08/28 NY Sun: Moral of the Armenian Genocide

Moral of the Armenian Genocide
August 28, 2007
URL: http://www.nysun.com/article/61436

The latest flap, involving the Anti-Defamation League and its director Abraham Foxman, over Jewish recognition of Turkey's genocidal killing of Armenians during World War I is more pathetic than anything else.

It is sad and shameful that, under pressure from Israeli governments fearful of antagonizing the Turks, Jewish organizations in both Israel and the Diaspora have been so reluctant to acknowledge a historical truth that is well-documented and beyond serious challenge. Whether the Turks, who were fighting desperately to hold onto what was left of the Ottoman Empire, intended to kill every last Armenian they could hunt down, of whether they simply wanted to kill enough of them to make sure that Turkey no longer had an "Armenian problem" after the war, there can be no doubt that many hundreds of thousands, and probably well over a million, Armenians were deliberately murdered by them in the years between 1915 and 1918.

As understandable as may be Israel's desire to preserve good relations with Turkey, the only Muslim country with which it has close economic and military ties, its behavior in regard to the Armenian genocide has been craven. For a Jewish state to abet the denial of genocide because it deems this necessary for the defense of Jewish interests is to make a mockery of the campaign against Holocaust denial. Worse yet, it is to make a mockery of Jewish accusations against the world for standing by and doing nothing while 6 million Jews were killed by the Nazis.

After all, did not the countries of the world that failed to prevent the Nazis from planning and executing the murder of European Jewry have their legitimate interests, too? Did not the Swedes, who remained neutral throughout the war and went on trading and conducting diplomatic relations with the Germans, have an interest in not being conquered and occupied by the German army as were their Norwegian neighbors? Did not the British, who shut the gates of Palestine to Jewish refugees, have an interest in not inflaming anti-British and pro-German emotions among the Palestinian Arab population? Did not America have an interest in not bombing the crematoria in the Nazi death camps, which would have cost it pilots and airplanes while doing nothing to help win the war?

Indeed, these and other countries had far better reasons for acting as they did than Israel has had. By standing up to Germany, or seeking to save Jewish lives, they would have been running real risks. By standing up to Turkey, Israel would run no substantial risk at all, since for all their threats to retaliate against countries recognizing the Armenian genocide, the Turks have been consistently bluffing. Had Israel joined other countries in belatedly recognizing what the Armenians suffered, and encouraged Jewish organizations to follow suit, the Turks would have grumbled and lived with it.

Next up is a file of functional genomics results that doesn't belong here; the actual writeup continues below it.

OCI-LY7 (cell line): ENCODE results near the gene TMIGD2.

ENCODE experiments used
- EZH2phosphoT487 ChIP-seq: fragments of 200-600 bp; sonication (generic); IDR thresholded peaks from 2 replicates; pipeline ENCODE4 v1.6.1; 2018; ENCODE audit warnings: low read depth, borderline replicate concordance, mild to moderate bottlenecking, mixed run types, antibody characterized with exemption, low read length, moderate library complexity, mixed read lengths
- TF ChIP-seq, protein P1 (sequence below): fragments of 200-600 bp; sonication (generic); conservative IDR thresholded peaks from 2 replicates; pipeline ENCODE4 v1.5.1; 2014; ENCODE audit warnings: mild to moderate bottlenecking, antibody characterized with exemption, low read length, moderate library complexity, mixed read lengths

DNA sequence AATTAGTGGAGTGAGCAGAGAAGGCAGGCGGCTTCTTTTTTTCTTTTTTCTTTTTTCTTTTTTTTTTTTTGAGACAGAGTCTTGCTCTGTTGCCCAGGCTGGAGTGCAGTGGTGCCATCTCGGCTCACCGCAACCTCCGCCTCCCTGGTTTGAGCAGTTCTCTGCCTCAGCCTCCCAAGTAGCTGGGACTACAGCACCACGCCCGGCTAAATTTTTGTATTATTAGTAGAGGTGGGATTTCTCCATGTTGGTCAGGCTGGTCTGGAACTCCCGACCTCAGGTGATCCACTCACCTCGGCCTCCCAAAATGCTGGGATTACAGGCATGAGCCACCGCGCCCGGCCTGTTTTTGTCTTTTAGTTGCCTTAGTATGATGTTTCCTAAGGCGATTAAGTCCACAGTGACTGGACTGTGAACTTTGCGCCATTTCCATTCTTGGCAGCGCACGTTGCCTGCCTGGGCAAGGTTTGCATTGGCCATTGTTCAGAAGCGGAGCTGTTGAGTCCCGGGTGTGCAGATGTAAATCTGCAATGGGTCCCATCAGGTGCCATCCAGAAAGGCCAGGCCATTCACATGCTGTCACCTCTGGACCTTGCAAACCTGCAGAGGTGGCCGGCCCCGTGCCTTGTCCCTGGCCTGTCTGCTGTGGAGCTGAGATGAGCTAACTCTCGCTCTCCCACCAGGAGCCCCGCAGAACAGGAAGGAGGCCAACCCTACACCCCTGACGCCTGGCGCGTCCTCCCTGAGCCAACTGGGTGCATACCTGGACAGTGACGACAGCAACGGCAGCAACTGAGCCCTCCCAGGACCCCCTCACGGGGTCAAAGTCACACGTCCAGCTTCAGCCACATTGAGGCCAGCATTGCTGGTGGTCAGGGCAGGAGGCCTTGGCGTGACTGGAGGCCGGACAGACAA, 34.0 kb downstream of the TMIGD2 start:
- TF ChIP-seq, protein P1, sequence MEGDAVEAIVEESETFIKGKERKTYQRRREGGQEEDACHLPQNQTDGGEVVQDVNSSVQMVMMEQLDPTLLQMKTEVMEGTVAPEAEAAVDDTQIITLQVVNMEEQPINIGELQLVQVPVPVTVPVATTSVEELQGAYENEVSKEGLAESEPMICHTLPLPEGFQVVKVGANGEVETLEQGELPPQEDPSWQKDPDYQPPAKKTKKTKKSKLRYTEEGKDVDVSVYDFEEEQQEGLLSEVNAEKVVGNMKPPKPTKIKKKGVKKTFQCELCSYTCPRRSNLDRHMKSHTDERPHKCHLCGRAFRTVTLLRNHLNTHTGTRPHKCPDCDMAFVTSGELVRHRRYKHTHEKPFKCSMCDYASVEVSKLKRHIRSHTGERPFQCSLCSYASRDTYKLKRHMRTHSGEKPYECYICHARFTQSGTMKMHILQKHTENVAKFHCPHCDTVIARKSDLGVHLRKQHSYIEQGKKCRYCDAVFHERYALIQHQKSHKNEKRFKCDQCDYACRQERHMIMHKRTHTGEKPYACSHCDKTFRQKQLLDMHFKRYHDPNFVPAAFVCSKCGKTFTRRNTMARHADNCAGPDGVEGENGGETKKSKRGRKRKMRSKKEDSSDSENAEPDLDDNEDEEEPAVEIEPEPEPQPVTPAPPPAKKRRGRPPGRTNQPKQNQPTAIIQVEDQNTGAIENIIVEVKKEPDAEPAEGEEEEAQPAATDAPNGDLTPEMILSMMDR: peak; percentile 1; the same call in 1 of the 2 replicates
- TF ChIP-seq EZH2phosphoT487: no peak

And yet although Jews have every reason to feel ashamed at the way those representing them have dealt with the issue of the Armenian genocide, shame, it seems to me, is not the only appropriate response. A certain charity in regard to human nature is also called for.

After all, with all due respect to those who wish to make symbolic amends to the Armenians now, the more important fact is that not a country in the world did anything significant to save them then, or to call afterwards for bringing their murderers to justice. The 20th century's first genocide led to others because it went unresisted, unpunished, and for a long time unrecognized. Before the abandonment of the Jews came the abandonment of the Armenians, a Christian people over whose fate Christian civilization lost no sleep.

And yet unlike the Turks, the Christian world was not anti-Armenian; it had nothing against Armenians and certainly did not wish to see them killed; it simply had more important things on its mind. Jews might reflect on this in reflecting on their own fate in World War II. Although virulent anti-Semitism was certainly the cause of the Holocaust, it was not necessarily the cause of the world's failure to prevent or stop it. One didn't have to be an anti-Semite to put one's own interests first, whether those interests were national ones of the kind that motivate governments, or purely personal one of the kind, say, that made Polish peasants turn away Jews pleading for refuge because they didn't want to risk their own and their families lives.

Of course, many Europeans hated Jews and were happy to see them eliminated. But many others were fundamentally good, decent people who had no desire to see Jews perish but were not about to extend themselves in order to save them. They had their own priorities and Jews were not among them. Those of us who are citizens or supporters of a Jewish state that has similarly not put the Armenians at the top of its list should be able to understand that. We would not necessarily have behaved any differently.

If one is not going to be too harsh on oneself, one has to be kinder toward others. This, it seems to me, should be the real moral of the Armenian genocide controversy in the Jewish community. It is possible to be harshly critical of Israel for its position in this controversy while at the same time realizing that it has only been doing what most countries and people do most of the time, namely, looking out for itself. This should help make us morally modest enough to realize that not everyone who did that during the Holocaust deserves to be condemned by us.

Mr. Halkin is a contributing editor of The New York Sun.

Source: http://www.nysun.com/article/61436